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Nobody is above Question

Nobody is above Question

There are two dangerous attitudes in the church, and I suspect in any human endeavor. One is the idea that certain leaders are above question. In the church the words “touch not mine anointed” (going back to the KJV, Psalm 105:15, and we could discuss the context) are often used to express this idea. This line can be used to shut down any questioning of one who is called a pastor, teacher, prophet, apostle, evangelist, bishop, or whatever other title people have chosen. On the other hand, there is the hypercritical attitude, in which no leader can possibly be good enough, doctrinally correct enough, educated enough, or whatever enough to suit.

Unfortunately, rather than seeking balance in our own lives we tend to go to one or the other extreme, and then yell at each other for our failures to meet the standards of the other camp, whichever that is. If it were not tragic, it would be hilarious to observe the criticism heaped on one church leader for questioning another, when both the questioner and the questioned have some sort of claim to this “God’s anointed” status.

Over-critical attitudes, backbiting, and unwillingness to work with a team have led many church leaders to discouragement and even out of the ministry. Lack of healthy questioning allows problems to grow until they’re out of hand. Right now, however, I want to address this reluctance to question people in leadership, and then give some suggestions as to how we can question without being destructive.

I’ve been on the destructive end. In seminary I became so bright (in my own mind) that nobody could preach a sermon good enough for me. This critical attitude was one of the factors that led me out the doors of the church shortly after I was done at the seminary. So I can speak from experience. At the same time, I have observed destructive behavior in leaders, behavior that should have been corrected by others, but because the leader was so respected, and people didn’t want to question them, their behavior went unchecked, and they were able to harm more and more people.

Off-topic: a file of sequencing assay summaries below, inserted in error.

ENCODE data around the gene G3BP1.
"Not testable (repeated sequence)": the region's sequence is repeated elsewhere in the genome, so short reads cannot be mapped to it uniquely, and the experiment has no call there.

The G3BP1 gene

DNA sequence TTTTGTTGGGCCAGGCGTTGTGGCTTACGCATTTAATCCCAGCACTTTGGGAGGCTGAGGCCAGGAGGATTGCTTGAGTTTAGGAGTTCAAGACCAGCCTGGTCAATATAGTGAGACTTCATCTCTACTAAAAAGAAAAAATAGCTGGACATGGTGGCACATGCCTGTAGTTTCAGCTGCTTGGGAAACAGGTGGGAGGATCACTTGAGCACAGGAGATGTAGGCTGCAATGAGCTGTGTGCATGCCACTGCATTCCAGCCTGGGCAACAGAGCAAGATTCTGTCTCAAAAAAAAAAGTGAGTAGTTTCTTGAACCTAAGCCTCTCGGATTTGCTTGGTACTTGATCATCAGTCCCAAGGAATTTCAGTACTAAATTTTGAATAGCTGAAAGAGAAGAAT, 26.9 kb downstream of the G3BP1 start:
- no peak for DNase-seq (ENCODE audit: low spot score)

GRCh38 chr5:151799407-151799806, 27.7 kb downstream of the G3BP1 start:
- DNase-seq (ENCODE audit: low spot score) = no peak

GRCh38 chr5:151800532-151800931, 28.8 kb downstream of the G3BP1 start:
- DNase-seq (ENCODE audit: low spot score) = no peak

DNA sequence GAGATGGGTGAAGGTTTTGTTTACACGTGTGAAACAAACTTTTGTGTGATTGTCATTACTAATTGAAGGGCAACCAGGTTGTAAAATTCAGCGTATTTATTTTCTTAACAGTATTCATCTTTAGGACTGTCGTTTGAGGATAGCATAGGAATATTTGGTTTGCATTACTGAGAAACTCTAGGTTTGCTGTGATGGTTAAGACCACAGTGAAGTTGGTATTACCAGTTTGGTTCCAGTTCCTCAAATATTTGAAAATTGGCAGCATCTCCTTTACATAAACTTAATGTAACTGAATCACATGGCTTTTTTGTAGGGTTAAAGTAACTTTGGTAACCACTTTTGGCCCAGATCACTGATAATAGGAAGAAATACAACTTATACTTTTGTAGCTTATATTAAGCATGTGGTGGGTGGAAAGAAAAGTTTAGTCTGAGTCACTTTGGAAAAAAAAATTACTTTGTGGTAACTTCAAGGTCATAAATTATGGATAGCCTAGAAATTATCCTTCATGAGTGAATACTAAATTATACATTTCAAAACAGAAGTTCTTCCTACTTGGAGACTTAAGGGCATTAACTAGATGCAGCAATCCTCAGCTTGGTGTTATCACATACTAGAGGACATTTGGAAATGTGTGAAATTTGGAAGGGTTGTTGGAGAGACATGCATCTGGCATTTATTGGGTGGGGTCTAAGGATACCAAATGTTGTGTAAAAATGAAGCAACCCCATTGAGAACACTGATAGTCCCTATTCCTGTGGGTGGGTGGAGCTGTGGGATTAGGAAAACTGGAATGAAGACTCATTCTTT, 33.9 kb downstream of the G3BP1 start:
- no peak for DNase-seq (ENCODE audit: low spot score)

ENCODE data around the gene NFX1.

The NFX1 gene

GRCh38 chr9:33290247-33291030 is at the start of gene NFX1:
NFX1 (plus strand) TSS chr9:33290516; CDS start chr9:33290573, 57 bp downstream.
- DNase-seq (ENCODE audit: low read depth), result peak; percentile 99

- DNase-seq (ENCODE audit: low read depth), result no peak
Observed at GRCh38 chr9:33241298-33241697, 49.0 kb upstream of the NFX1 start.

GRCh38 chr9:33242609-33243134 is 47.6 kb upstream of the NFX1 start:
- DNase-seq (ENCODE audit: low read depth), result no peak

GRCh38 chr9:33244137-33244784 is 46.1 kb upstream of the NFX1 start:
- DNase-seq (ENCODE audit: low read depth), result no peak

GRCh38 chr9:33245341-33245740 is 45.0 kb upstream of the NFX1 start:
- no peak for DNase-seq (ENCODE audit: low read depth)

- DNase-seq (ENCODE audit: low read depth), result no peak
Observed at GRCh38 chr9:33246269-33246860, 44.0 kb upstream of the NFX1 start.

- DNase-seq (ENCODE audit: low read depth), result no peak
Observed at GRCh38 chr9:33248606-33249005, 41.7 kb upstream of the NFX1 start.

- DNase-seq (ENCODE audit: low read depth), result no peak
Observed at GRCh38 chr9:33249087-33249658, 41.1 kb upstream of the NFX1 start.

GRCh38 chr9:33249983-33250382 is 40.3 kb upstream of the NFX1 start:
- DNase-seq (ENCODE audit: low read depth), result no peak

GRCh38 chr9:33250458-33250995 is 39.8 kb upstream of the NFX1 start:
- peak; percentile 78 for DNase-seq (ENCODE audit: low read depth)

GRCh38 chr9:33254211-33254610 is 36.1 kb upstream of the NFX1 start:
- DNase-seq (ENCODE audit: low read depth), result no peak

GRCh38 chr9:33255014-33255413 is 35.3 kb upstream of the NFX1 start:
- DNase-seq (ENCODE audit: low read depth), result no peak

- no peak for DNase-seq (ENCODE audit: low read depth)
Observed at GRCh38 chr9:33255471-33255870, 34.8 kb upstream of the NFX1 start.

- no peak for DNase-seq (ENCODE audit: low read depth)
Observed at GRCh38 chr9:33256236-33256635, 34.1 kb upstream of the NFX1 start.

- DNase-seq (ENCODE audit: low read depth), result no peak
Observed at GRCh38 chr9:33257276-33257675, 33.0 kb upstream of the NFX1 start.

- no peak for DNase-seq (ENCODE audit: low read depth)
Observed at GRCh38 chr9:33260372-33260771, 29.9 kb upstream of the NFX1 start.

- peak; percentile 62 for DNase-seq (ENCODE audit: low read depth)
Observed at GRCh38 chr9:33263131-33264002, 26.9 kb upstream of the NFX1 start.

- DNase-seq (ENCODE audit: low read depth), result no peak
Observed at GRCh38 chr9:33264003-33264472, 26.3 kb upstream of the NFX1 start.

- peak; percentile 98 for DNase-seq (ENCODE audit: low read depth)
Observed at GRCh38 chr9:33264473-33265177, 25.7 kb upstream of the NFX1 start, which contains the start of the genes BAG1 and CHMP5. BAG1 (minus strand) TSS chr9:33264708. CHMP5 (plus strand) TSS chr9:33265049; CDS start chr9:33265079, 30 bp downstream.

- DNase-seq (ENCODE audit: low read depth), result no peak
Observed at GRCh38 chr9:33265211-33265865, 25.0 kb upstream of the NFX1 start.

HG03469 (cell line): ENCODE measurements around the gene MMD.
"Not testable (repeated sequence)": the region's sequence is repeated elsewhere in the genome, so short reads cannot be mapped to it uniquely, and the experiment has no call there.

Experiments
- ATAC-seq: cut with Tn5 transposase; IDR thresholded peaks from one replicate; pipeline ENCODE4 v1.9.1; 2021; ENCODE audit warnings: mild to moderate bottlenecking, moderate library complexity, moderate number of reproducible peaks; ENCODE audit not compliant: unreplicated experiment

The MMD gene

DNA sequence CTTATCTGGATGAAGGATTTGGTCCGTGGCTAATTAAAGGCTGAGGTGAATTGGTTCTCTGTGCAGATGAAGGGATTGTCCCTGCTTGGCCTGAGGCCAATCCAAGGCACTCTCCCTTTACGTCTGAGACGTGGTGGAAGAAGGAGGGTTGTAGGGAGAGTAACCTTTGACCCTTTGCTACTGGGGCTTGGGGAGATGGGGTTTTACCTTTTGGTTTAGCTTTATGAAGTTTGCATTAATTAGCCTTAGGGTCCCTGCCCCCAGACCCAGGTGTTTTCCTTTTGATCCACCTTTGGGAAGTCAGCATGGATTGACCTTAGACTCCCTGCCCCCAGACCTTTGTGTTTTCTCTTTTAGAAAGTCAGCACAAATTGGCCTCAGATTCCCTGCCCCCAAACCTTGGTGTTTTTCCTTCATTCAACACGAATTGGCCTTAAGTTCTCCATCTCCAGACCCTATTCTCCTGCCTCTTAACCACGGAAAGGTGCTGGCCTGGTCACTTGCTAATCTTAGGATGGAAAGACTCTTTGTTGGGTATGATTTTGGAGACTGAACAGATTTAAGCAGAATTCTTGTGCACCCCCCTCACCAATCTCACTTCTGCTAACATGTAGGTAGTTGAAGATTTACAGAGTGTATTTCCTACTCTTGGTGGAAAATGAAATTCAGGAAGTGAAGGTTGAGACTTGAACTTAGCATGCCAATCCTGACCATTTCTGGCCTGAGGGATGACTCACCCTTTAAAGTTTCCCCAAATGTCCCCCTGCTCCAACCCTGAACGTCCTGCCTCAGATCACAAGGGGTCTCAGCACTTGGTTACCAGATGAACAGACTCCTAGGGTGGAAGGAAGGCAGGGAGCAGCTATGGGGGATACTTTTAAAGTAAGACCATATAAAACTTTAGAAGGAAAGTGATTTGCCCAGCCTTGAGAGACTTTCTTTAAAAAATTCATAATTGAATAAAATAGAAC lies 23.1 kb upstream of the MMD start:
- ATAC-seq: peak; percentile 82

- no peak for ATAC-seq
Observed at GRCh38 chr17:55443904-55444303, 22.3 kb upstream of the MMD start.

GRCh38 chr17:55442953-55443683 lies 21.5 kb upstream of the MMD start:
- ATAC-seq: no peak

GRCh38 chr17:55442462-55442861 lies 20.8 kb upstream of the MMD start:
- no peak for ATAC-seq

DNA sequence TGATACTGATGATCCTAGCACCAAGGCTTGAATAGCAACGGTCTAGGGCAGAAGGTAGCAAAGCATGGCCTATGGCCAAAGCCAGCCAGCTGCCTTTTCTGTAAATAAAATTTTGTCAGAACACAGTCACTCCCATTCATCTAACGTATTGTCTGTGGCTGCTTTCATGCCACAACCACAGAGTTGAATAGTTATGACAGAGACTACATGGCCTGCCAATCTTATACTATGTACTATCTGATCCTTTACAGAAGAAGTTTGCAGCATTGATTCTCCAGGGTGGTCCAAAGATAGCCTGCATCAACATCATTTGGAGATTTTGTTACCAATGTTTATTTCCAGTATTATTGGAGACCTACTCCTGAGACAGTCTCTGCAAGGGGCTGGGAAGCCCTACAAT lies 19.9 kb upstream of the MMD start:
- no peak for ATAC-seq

We’ve seen an example of this in the Roman Catholic church with the sexual abuse scandal. A tendency not to question leadership at all levels of the hierarchy allowed the church to cover up its problems for decades. Eventually, the problems came to light, at which point the church had to face repeated issues, dealing with decades of abuse in a few years. And dealing with it is hardly complete.

But protestants should not have any illusions that we have less problems. We have a hierarchy that is less efficient at covering up, so we have dealt with these problems over a longer period of time. That gives us the illusion that we’re doing much better. We still run into similar problems. The person who is above reproach, who cannot be questioned, is in a position of great temptation, whether that temptation is moral, doctrinal, or financial.

In a church that is divided into hundreds of denominations, we have to make determinations. Will I become a member of this church or that? To what extent is my loyalty to my local church or denomination, as opposed to the broader body of Christ in the local community. Is Pastor X someone I should follow, or are his teachings a danger to me and to the church?

I have illustrated a case recently in which I felt something was far enough off the mark that it was appropriate to speak out, with some comments by Pat Robertson on tithing. I have seen discussions of Bishop John Shelby Spong and of Joel Osteen. These latter two provide a good illustration of my point. There are those who would regard Bishop Spong as outside the bounds of Christianity, while they defend Joel Osteen against any sort of criticism. Why? Both have been ordained by Christian organizations. Both have said things that many Christians question. Why should someone consider one or the other above criticism?

The difference, of course, is in which doctrines each espouses. What is important to you? But by making that very decision, you are deciding, for yourself, which leader to follow. Good! That’s what you should do. Test it. Hold what’s good. Turn away from evil. (See 1 Thessalonians 5:12-22, making sure to emphasize verse 17.)

But then why would you deny that same privilege, no, duty, to another Christian?